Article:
Performs dorks on GitHub for the users/organizations provided (list can be provided by separating users/orgs with comma). Dorks must be listed in a single text file. Results are not stored (could be an option?), only the number or results is displayed.
Usage: /opt/bin/github-dorks.php <o/u/n> <org/user> [<dork file>]
The Python version of the previous script. It’s supposed to be much faster (and more stable) because of the multi thread option, but unfortunately GitHub rate limit on search code is pretty low so use it carefully.
usage: github-dorks.py [-h] [-d DORKS] [-t TOKEN] [-o ORG] [-e THREADS] [-u USER] optional arguments: -h, --help show this help message and exit -d DORKS, --dorks DORKS dorks file -t TOKEN, --token TOKEN auth token -o ORG, --org ORG organization -e THREADS, --threads THREADS maximum n threads -u USER, --user USER user
(try to) Find GitHub account of employees of a company through Google search and displays some basics informations about them.
2 mods are available for now:
- github, Google dork is:
site:github.com [term], nicknames are the ones returned
- linkedin, Google dork is:
site:linkedin.com/in [term], nicknames are generated by the script using firstname and lastname
usage: github-employees.py [-h] [-m MOD] [-s STARTPAGE] [-f FBCOOKIE] [-t TERM] [-p PAGE] [-r RESUME] [-i INPUT] [-k KEYWORD] [-o TOKEN] optional arguments: -h, --help show this help message and exit -m MOD, --mod MOD module to use to search employees on google, available: linkedin, github, default: github -s STARTPAGE, --startpage STARTPAGE search start page, default 0 -f FBCOOKIE, --fbcookie FBCOOKIE your facebook cookie (or set env var FACEBOOK_COOKIE) -t TERM, --term TERM term (usually company name) -p PAGE, --page PAGE n page to grab, default 10 -r RESUME, --resume RESUME resume previous session -i INPUT, --input INPUT input datas source saved from previous search -k KEYWORD, --keyword KEYWORD github keyword to search -o TOKEN, --token TOKEN github token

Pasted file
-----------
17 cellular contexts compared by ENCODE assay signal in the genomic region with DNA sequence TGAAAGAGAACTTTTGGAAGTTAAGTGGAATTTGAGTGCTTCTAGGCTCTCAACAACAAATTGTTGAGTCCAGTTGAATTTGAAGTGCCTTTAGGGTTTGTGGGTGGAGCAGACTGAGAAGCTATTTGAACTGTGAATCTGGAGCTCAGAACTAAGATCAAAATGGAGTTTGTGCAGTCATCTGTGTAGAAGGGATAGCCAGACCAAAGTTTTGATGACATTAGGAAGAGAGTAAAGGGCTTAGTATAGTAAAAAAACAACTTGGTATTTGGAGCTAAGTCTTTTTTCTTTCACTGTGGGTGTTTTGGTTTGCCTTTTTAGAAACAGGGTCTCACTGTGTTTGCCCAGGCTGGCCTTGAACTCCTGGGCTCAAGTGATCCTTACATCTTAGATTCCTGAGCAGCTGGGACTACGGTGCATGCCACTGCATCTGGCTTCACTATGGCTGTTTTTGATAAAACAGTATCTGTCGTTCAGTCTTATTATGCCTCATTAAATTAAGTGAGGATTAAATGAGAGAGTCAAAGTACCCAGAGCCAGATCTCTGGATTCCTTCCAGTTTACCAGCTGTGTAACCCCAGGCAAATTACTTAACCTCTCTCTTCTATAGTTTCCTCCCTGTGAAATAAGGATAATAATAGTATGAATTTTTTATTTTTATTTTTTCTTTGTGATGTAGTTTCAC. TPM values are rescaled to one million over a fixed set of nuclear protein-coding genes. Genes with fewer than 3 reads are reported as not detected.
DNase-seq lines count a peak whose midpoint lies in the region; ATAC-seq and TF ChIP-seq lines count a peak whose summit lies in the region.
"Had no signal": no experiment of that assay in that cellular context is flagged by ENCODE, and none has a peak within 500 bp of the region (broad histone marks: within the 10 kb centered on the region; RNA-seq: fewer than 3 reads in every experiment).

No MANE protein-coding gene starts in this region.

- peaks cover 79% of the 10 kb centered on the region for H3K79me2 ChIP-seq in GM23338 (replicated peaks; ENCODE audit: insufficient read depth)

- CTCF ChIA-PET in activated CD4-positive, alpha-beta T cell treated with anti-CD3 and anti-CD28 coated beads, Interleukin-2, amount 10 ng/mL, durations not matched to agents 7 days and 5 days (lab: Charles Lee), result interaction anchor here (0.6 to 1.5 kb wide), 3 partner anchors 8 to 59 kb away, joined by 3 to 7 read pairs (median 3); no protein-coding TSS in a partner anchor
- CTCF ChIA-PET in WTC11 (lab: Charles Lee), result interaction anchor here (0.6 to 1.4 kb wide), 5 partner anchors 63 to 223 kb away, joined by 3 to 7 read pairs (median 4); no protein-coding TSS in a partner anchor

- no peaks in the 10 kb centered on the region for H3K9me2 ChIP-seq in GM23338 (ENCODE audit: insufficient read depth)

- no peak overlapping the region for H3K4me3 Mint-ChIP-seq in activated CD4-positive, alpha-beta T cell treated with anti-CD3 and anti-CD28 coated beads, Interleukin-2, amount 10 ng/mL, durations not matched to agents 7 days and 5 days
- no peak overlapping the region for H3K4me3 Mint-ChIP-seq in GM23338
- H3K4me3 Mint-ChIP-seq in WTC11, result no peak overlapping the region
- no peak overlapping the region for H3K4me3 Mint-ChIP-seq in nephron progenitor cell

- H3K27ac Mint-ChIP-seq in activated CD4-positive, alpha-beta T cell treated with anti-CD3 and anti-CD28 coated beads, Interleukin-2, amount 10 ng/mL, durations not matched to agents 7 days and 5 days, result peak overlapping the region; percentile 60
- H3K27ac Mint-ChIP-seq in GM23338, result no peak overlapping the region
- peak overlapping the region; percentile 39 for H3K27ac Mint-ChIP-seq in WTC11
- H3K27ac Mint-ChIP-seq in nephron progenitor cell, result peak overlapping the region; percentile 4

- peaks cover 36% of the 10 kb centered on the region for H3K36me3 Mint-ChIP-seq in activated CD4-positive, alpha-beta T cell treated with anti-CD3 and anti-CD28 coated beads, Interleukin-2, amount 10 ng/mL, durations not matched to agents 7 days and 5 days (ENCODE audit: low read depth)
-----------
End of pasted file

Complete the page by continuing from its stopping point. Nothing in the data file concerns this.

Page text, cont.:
github-employees.py -m github -p 30 -t "valvesoftware" github-employees.py -f "fr=1dQvI2Lp7cTfjt; datr=6uqdXS6tsFY5CJ..." -m linkedin -o "1ec46a7..." -t "valvesoftware programmer" -t "valvesoftware admin"
Improve you recon by searching endpoints on GitHub. Very useful, you can also get some extras subdomains. Relative urls can be displayed or not as well as external domains urls. Based on regexp, it also has an exclude list. Feed it as much as you can to filter the results the way you like!
usage: github-endpoints.py [-h] [-t TOKEN] [-d DOMAIN] [-e] [-a] [-r] [-s] optional arguments: -h, --help show this help message and exit -t TOKEN, --token TOKEN auth token (required) -d DOMAIN, --domain DOMAIN domain you are looking for (required) -e, --extend also look for <dummy>example.com -a, --all displays urls of all other domains -r, --relative also displays relative urls -s, --source display urls where endpoints are found
Very simple script that clones all public repositories belonging to a given user/organization.
Usage: php github-grabrepo.php -o/-u <organization/user> [OPTIONS] Options: -d set destination directory (required) -o set organization (org or user required) -u set user (org or user required) -f grab forked repositories as well
Perform code search through GitHub API.
Usage: php github-search.php [OPTIONS] Options: -c set cookie session -e file extension filter -f looking for file -h print this help -l language filter -m look for commit, -o and -p are required -n no color -p provide repository name -o provide organization name -r maximum number of results, default 100 -s search string -t set authorization token (overwrite cookie, best option)